So in the above example you saw how multiple commands where executed two of which populate the BatchExecutionResults. The query command defaults to use the same identifier as the query name, but it can also be mapped to a different identifier.

So now we have consistency across stateless and stateful sessions, ability to execute a variety of commands and an elegant way to deal with results. Does it get better than this? Absolutely we’ve built a custom XStream marshaller that can be used with the Drools Pipeline to get XML scripting, which is perfect for services.

I’ve mentioned the pipeline previously, it allows for a series of stages to be used together to help with getting data into and out of sessions. There is a stage that supports the BatchExecutor interface and allows the pipeline to script either a stateful or stateless session. The pipeline setup is trivial:

Action executeResultHandler = PipelineFactory.newExecuteResultHandler();Action assignResult = PipelineFactory.newAssignObjectAsResult();assignResult.setReceiver( executeResultHandler );Transformer outTransformer = PipelineFactory.newXStreamToXmlTransformer( BatchExecutionHelper.newXStreamMarshaller() );outTransformer.setReceiver( assignResult );KnowledgeRuntimeCommand batchExecution = PipelineFactory.newBatchExecutor();batchExecution.setReceiver( outTransformer );Transformer inTransformer = PipelineFactory.newXStreamFromXmlTransformer( BatchExecutionHelper.newXStreamMarshaller() );inTransformer.setReceiver( batchExecution );Pipeline pipeline = PipelineFactory.newStatelessKnowledgeSessionPipeline( ksession );pipeline.setReceiver( inTransformer );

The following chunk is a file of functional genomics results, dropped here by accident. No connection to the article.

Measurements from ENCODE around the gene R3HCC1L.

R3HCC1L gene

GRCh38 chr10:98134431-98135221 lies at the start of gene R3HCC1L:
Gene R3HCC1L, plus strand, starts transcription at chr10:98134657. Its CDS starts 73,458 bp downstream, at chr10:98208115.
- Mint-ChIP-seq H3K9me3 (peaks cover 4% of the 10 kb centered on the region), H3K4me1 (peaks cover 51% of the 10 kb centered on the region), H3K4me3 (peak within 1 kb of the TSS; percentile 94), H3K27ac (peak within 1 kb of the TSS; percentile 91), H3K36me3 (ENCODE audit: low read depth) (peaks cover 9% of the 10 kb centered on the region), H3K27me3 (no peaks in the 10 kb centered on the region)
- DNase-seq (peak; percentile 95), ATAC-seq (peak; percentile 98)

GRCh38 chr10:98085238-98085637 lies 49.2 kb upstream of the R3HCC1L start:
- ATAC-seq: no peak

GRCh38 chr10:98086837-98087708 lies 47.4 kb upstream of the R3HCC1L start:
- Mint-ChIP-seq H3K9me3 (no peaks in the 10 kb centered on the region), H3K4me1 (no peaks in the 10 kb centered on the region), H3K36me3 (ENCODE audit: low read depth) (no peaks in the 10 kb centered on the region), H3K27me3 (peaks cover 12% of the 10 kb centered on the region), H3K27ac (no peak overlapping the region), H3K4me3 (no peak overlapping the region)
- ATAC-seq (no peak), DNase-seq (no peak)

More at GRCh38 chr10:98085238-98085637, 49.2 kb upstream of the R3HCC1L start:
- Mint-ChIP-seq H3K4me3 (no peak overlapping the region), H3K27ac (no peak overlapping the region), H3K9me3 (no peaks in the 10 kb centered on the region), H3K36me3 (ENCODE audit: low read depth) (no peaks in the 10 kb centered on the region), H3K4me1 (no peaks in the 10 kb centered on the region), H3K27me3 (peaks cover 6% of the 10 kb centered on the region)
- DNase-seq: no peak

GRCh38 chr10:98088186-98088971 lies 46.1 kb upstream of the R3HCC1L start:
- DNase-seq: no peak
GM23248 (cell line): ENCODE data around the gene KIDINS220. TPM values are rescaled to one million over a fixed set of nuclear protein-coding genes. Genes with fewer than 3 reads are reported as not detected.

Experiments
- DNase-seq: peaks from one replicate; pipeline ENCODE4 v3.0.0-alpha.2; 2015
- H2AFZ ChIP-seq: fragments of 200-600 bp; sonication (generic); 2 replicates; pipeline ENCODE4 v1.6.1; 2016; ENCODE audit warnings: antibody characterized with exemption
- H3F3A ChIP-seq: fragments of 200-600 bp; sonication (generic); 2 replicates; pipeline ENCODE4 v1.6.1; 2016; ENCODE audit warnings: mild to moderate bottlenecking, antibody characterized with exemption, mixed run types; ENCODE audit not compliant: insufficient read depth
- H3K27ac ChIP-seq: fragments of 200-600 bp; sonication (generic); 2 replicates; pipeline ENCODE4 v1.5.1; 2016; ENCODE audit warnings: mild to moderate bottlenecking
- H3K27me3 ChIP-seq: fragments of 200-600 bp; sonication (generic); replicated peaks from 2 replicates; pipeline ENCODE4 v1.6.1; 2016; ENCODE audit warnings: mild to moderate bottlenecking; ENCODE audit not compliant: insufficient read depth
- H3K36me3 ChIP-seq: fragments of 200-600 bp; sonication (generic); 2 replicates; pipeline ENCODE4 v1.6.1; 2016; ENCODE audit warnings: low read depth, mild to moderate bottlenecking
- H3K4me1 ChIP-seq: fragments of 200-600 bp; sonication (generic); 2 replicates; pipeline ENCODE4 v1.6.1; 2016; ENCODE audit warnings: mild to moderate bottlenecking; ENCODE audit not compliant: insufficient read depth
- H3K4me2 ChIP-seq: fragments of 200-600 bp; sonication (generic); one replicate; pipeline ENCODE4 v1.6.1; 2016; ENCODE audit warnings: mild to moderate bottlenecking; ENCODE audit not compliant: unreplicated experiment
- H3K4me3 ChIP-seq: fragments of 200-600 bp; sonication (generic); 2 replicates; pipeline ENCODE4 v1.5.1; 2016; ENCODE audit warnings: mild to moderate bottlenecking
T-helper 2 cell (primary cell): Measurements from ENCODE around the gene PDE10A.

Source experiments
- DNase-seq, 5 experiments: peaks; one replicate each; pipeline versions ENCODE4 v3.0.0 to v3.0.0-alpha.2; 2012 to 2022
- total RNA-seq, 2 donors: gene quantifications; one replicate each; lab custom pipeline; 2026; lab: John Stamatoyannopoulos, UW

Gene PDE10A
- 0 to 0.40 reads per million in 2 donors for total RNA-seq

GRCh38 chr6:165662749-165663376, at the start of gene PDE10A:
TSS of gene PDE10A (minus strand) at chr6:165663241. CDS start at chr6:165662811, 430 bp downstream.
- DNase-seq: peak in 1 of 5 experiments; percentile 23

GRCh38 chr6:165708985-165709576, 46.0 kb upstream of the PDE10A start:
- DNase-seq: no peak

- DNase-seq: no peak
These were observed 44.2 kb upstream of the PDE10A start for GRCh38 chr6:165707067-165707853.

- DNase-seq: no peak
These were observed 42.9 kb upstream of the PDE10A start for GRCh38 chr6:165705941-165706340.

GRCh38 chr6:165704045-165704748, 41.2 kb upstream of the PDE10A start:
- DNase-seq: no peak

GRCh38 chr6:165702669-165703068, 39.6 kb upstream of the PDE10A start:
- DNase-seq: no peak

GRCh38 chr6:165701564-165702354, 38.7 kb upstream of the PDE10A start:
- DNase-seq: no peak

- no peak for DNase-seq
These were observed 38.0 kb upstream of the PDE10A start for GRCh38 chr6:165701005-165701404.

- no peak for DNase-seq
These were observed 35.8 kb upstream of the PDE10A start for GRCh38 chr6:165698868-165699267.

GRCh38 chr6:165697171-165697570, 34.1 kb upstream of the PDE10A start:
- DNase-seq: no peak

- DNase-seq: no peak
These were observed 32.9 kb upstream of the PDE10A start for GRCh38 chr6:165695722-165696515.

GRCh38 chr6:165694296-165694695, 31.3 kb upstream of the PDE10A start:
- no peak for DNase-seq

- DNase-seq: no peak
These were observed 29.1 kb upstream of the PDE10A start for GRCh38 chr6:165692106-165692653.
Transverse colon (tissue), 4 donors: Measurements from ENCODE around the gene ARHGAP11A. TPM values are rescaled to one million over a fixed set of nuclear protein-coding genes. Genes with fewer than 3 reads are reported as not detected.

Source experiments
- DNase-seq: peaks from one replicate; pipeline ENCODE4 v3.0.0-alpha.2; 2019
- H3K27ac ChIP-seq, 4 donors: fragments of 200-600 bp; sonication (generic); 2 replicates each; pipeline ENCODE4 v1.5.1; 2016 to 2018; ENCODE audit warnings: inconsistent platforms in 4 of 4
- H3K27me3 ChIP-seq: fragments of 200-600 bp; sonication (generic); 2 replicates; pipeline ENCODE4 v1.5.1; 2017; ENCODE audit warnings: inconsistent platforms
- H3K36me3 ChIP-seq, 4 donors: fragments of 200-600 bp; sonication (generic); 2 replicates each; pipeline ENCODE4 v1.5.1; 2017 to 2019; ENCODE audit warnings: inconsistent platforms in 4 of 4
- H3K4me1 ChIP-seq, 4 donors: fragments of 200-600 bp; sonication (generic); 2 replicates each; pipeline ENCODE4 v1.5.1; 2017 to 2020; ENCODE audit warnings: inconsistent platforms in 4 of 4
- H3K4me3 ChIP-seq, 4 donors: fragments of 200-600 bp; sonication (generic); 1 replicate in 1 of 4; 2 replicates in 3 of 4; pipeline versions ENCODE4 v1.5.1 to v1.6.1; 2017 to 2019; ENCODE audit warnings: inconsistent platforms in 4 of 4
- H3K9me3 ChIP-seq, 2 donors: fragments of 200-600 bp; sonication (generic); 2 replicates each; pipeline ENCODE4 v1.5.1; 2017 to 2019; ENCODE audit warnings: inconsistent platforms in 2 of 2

The key thing here to note is the use of the BatchExecutionHelper to provide a specially configured XStream with custom converters for our Commands and the new BatchExecutor stage.

The above java code to create the BatchExecution is converted to java below, for added fun I’ve added parameters to the query.

<batch-execution>  <insert out-identifier="stilton">    <org.drools.Cheese>      <type>stilton</type>      <price>1</price>    </org.drools.Cheese>  </insert>  <query out-identifier='cheeses2' name='cheesesWithParams'>    <string>stilton</string>    <string>cheddar</string>  </query></batch-execution>

Executing is as simple as inserting the XML into the pipeline:

insert( inXml, resultHandler );

The pipeline also handles the results and marshalling back into XML:

String outXml = (String) resultHandler.getObject();

With the XML results looking something like:

<batch-execution-results>  <result identifier="stilton">    <org.drools.Cheese>      <type>stilton</type>      <price>2</price>    </org.drools.Cheese>  </result>          <result identifier='cheeses'>    <query-results>      <identifiers>        <identifier>stilton</identifier>        <identifier>cheddar</identifier>      </identifiers>      <row>        <org.drools.Cheese>          <type>cheddar</type>          <price>2</price>          <oldPrice>0</oldPrice>        </org.drools.Cheese>      </row>      <row>        <org.drools.Cheese>          <type>cheddar</type>          <price>1</price>          <oldPrice>0</oldPrice>        </org.drools.Cheese>      </row>    </query-results>  </result></batch-execution-results>

Pretty cool eh, so we’ve aligned a messaging format to our api and made it service friendly by integrating that with our pipeline.

Hopefully by now you can see why I’m so happy with this and glad I thought of doing this in time before releasing Drools 5.0, instead of using the parameters api. We will extend the CommandFactory to support all the methods for a StatefulknowledgeSession, all with XML marshalling using XStream. This will then form the foundations for rest/ws services in future releases of Drools.